Given the constant flurry of fawning social media posts thanking the government for financial support via the Culture Recovery Fund, it would be easy to grow complacent regarding those institutions that were either ineligible or not selected for a timely cash boost.
One such venue left feeling even more independent than usual can be found in the London borough of Lambeth.
The Cinema Museum, established three and a half decades ago by Martin Humphries and Ronald Grant, is at once a visitor attraction, heritage site and sporadic cinema. While this means it carries broad appeal to a range of audiences, straddling several sectors has posed a problem when emergency pandemic funding programmes are staunchly siloed.
The venue, a Grade II Listed former Victorian workhouse that counts Charlie Chaplin among its previous residents, is now crying out for public support via a Crowdfunder page – with great success thus far.
Katharine Ford, the institution’s business development lead and deputy director of 15 years, explored several potential funding avenues in the weeks and months following the first UK-wide lockdown in March. All ultimately led to disappointment.
Every strand of the Culture Recovery Fund pursued resulted in a different reason for ineligibility. The sole criteria it could meet – the second installment administered by Arts Council England – fell down due to the minimum £50,000 bid mandated by the programme.
“We need around £70,000 in total but only £40,000 would have been covered by that fund. We would have had to lie about what we needed some of the money for in order to be eligible. Given how badly we knew this money was needed across the sector, there was no way we could or would have done that,” Ford tells Advisor.
It strikes the Cinema Museum’s deputy director that having always been “run on a shoestring” and never having accrued any debts actually counted against its pursuit of support. “When you’re a small organisation that’s run very simply it would be incredibly difficult to make claims for amounts you don’t need.”
The site ordinarily must raise around £120,000 each year to cover its day-to-day running costs alongside those of its programming. In 2020, with most events having been cancelled, core spend is between £60,000 and £70,000.
“We’ve never asked for a bean before. Never has a penny of our core cost been covered by public money. We’ve always tried not to be a financial burden.”
Despite having found sourcing support difficult, there is no bitterness towards peers who have gleefully scooped up tens of thousands from the Treasury’s coffers in recent weeks. “We’re really pleased all that money’s out there and we’re really pleased other organisations are getting it,” Ford states. “Like everyone in this marvellous sector, we want all museums to thrive.”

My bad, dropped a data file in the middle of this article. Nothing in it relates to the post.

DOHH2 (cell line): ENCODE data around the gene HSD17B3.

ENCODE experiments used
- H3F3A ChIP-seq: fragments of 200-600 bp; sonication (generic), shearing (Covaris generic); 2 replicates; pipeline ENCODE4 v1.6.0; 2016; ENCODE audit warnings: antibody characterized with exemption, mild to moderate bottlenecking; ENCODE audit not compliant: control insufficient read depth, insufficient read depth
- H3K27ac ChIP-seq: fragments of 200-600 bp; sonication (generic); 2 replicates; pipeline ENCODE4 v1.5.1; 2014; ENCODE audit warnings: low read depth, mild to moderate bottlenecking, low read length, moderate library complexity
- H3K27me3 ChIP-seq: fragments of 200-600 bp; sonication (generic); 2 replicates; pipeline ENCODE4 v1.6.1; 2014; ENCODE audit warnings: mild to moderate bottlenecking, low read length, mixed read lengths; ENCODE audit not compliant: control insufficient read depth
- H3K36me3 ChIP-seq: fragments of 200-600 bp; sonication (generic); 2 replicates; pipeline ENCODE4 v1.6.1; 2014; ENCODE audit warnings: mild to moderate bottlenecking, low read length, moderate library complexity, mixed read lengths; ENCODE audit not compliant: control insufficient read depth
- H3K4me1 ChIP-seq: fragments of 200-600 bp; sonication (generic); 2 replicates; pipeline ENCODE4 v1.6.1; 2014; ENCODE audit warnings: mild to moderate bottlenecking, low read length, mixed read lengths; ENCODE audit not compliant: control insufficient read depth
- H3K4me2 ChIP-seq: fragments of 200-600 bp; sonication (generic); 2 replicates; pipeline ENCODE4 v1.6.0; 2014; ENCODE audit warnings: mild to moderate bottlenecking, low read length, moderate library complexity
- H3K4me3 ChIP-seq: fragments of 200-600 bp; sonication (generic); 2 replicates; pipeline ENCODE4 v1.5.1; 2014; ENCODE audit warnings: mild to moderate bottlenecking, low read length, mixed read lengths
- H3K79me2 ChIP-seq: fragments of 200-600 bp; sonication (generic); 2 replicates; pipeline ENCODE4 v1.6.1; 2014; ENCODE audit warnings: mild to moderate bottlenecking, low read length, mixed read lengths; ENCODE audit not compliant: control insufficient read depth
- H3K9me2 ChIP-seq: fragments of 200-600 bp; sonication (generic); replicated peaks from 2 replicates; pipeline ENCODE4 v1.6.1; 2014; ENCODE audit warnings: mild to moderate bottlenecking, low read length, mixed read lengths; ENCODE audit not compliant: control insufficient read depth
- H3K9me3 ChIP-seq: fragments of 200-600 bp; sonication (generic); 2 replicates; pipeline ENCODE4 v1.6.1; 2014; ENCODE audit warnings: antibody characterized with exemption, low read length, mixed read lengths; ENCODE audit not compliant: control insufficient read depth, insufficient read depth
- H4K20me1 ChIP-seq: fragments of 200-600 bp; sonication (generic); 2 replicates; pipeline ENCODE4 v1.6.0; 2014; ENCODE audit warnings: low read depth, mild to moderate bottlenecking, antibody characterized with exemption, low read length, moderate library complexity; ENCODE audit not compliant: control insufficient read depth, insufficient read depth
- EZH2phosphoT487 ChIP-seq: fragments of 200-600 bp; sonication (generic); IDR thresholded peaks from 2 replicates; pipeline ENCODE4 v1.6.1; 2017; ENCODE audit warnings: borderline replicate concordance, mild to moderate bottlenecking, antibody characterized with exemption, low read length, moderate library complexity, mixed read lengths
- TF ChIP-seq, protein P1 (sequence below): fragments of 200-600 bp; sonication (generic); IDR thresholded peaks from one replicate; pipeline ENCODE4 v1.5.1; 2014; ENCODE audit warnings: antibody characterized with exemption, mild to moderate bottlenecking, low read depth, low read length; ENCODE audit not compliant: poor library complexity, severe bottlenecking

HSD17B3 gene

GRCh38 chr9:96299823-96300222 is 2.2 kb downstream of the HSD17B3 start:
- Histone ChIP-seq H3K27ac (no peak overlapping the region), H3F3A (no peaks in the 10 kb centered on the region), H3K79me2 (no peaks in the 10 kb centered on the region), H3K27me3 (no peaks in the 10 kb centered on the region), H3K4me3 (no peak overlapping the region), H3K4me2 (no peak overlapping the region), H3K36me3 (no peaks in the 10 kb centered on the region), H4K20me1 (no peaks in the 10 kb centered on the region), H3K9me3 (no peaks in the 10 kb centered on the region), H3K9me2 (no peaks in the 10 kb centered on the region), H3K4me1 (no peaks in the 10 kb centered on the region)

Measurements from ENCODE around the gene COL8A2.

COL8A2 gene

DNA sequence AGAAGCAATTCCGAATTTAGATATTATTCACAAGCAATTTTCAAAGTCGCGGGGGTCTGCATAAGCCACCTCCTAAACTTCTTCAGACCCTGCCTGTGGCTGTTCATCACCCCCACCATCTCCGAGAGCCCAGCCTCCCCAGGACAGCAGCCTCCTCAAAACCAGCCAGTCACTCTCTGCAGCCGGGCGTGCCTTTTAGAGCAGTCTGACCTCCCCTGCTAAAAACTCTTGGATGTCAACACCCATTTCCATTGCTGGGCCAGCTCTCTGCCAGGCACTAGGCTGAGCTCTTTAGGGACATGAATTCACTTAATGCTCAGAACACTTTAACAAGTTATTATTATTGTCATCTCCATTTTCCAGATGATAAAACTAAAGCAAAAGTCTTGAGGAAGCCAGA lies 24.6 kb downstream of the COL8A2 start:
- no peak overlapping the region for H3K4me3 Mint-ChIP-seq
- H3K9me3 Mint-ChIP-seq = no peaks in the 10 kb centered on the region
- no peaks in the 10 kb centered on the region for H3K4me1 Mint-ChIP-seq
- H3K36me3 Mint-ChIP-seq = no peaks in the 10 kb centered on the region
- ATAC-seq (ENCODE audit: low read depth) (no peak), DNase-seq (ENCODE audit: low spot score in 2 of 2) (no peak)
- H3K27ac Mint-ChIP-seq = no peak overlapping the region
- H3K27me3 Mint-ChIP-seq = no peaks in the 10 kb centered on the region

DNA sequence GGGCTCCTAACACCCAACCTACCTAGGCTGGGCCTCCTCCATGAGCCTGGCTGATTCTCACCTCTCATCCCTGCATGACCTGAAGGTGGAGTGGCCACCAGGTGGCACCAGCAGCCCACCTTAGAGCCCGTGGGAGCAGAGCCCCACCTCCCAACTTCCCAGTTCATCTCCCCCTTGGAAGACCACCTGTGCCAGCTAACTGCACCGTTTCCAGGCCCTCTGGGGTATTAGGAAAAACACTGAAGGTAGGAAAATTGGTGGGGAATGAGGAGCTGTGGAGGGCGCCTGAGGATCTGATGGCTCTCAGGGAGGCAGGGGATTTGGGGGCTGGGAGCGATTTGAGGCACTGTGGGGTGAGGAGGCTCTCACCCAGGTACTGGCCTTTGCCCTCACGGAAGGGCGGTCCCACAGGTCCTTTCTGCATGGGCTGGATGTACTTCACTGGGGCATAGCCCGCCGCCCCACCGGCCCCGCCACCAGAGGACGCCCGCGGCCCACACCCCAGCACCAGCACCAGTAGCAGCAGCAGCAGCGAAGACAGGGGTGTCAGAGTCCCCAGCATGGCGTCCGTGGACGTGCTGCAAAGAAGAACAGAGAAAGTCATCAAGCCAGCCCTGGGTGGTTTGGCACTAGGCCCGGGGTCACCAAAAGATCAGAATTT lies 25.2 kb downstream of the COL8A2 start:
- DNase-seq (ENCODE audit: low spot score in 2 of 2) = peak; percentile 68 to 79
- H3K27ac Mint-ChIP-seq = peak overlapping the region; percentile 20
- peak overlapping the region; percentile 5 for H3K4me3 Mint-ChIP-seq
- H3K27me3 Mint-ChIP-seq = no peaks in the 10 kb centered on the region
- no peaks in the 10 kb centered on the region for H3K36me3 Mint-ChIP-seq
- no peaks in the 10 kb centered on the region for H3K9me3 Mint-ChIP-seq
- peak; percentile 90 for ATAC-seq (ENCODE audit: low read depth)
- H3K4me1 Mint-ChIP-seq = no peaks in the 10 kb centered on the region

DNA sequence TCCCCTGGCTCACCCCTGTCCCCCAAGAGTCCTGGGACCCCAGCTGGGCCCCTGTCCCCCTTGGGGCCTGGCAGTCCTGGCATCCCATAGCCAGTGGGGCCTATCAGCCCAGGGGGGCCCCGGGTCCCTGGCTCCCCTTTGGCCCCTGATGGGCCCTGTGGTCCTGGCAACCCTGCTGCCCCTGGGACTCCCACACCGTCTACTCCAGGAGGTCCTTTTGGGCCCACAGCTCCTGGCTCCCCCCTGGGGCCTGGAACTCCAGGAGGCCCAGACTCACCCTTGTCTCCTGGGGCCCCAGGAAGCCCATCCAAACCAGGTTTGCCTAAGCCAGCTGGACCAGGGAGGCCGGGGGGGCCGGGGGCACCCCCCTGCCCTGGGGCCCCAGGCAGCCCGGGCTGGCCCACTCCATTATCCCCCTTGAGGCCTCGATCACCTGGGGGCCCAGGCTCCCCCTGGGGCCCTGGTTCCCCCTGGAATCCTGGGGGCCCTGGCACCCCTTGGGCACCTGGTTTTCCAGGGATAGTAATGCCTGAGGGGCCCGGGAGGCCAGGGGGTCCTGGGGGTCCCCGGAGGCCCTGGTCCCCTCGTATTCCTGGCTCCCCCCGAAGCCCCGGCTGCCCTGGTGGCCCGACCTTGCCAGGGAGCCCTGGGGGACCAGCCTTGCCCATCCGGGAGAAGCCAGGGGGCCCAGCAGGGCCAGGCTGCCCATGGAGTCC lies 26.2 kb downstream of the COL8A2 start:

Nevertheless, one small gripe she holds is that funding decisions are now made in a much less targeted way than years gone by.
“Museum development officers are, and always have been, magnificent. They’re one of the many things that set this sector apart. I’ve never met a stupid one!” she quips. “The team that support us from the Museum of London, for instance, are absolutely brilliant.”
A lot of funding has, however, seeped out of their control and up to a ‘top level’ at which decisions have become much more of a “paper exercise” than was previously the case, Ford continues. “In the past you’d pick up the phone, ask them about a fund and they’d instantly tell you whether it would work for you – they knew you and your museum inside out.”
This transition has, the deputy director fears, seen more money directed to “well-resourced museums with full-time fundraising employees in-house”.
“When those who have the most receive the most it does hamper the growth of the small, independent sites,” she states, adding once again that she in no way begrudges museums of any size receiving the maximum support possible, particularly at this difficult time.
Having endured a Groundhog Day scenario of funding ineligibility, the organisation opted to change approach. A matter of weeks in and this undoubtedly looks to have been a fruitful move.
“We only need a relatively modest sum of money and, after talking it through with the trustees, we came to the conclusion that it would be less risky and less time-consuming to stop seeking a funding programme and leap into the world of crowdfunding,” Ford recalls.
An initial £30,000 was hit on 28th October – four weeks ahead of schedule – and so a stretch target of £60,000 has now been set. The fund closes at 9am on November 25th, at which point the museum will know just how close it is to its ultimate goal.
The vital influx of cash from public donations, twinned with the hope of a return to a greater degree of normality next financial year, will enable the Cinema Museum to return to its entirely self-sufficient social enterprise model.
Even with an ongoing dispute regarding purchasing the site in order to move away from a perpetually insecure tenure, the team will just be grateful to get back doing what they love.
“Part of the importance, value and charm of the small independent museums is that they’ve all emerged for different reasons; from different passions, collections and people who have come together to celebrate, remember of challenge something,” Ford concludes. “Whatever we can do to preserve this part of the sector must be done.”